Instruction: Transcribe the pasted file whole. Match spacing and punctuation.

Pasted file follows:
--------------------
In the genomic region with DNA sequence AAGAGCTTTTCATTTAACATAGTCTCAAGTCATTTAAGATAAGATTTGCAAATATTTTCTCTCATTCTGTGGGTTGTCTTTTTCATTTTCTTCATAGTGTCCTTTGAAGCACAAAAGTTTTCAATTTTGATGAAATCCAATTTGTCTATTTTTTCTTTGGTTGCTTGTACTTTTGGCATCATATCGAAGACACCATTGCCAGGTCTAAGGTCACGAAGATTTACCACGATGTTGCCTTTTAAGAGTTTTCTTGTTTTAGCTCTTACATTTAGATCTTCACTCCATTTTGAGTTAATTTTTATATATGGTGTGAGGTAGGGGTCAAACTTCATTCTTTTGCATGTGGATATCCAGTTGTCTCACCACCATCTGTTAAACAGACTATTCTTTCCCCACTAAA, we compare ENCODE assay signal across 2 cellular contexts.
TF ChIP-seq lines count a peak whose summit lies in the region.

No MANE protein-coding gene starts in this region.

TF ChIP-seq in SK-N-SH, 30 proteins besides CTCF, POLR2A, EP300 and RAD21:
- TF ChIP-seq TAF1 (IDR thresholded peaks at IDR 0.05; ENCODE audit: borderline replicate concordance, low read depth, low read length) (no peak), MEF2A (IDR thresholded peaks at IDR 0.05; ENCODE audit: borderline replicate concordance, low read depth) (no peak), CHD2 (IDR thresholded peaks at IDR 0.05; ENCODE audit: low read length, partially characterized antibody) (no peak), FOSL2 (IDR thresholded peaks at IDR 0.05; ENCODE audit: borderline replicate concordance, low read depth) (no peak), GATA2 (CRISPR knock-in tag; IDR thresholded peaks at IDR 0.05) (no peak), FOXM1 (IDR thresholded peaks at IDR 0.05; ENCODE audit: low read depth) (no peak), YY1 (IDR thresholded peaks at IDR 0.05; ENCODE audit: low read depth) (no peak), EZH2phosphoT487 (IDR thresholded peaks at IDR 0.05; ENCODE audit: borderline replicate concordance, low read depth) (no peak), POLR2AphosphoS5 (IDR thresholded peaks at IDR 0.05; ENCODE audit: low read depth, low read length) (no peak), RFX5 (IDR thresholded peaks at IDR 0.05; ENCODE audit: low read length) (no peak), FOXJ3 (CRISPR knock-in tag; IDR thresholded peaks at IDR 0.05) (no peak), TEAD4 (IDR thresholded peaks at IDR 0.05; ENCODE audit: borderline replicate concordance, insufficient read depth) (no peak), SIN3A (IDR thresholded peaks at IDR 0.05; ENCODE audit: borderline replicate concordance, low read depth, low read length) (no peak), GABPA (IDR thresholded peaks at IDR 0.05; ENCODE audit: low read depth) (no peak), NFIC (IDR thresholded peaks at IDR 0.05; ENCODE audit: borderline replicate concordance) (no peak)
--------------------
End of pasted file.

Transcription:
In the genomic region with DNA sequence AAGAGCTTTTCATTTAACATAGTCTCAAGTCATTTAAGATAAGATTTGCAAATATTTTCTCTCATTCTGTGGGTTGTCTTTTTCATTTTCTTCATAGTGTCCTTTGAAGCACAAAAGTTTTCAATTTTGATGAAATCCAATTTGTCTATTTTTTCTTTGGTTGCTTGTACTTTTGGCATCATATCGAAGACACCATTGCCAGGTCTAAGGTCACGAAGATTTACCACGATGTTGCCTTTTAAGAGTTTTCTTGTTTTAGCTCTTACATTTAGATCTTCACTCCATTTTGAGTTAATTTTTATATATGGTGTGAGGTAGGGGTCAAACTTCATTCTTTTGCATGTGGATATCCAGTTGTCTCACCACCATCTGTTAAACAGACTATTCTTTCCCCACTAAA, we compare ENCODE assay signal across 2 cellular contexts.
TF ChIP-seq lines count a peak whose summit lies in the region.

No MANE protein-coding gene starts in this region.

TF ChIP-seq in SK-N-SH, 30 proteins besides CTCF, POLR2A, EP300 and RAD21:
- TF ChIP-seq TAF1 (IDR thresholded peaks at IDR 0.05; ENCODE audit: borderline replicate concordance, low read depth, low read length) (no peak), MEF2A (IDR thresholded peaks at IDR 0.05; ENCODE audit: borderline replicate concordance, low read depth) (no peak), CHD2 (IDR thresholded peaks at IDR 0.05; ENCODE audit: low read length, partially characterized antibody) (no peak), FOSL2 (IDR thresholded peaks at IDR 0.05; ENCODE audit: borderline replicate concordance, low read depth) (no peak), GATA2 (CRISPR knock-in tag; IDR thresholded peaks at IDR 0.05) (no peak), FOXM1 (IDR thresholded peaks at IDR 0.05; ENCODE audit: low read depth) (no peak), YY1 (IDR thresholded peaks at IDR 0.05; ENCODE audit: low read depth) (no peak), EZH2phosphoT487 (IDR thresholded peaks at IDR 0.05; ENCODE audit: borderline replicate concordance, low read depth) (no peak), POLR2AphosphoS5 (IDR thresholded peaks at IDR 0.05; ENCODE audit: low read depth, low read length) (no peak), RFX5 (IDR thresholded peaks at IDR 0.05; ENCODE audit: low read length) (no peak), FOXJ3 (CRISPR knock-in tag; IDR thresholded peaks at IDR 0.05) (no peak), TEAD4 (IDR thresholded peaks at IDR 0.05; ENCODE audit: borderline replicate concordance, insufficient read depth) (no peak), SIN3A (IDR thresholded peaks at IDR 0.05; ENCODE audit: borderline replicate concordance, low read depth, low read length) (no peak), GABPA (IDR thresholded peaks at IDR 0.05; ENCODE audit: low read depth) (no peak), NFIC (IDR thresholded peaks at IDR 0.05; ENCODE audit: borderline replicate concordance) (no peak)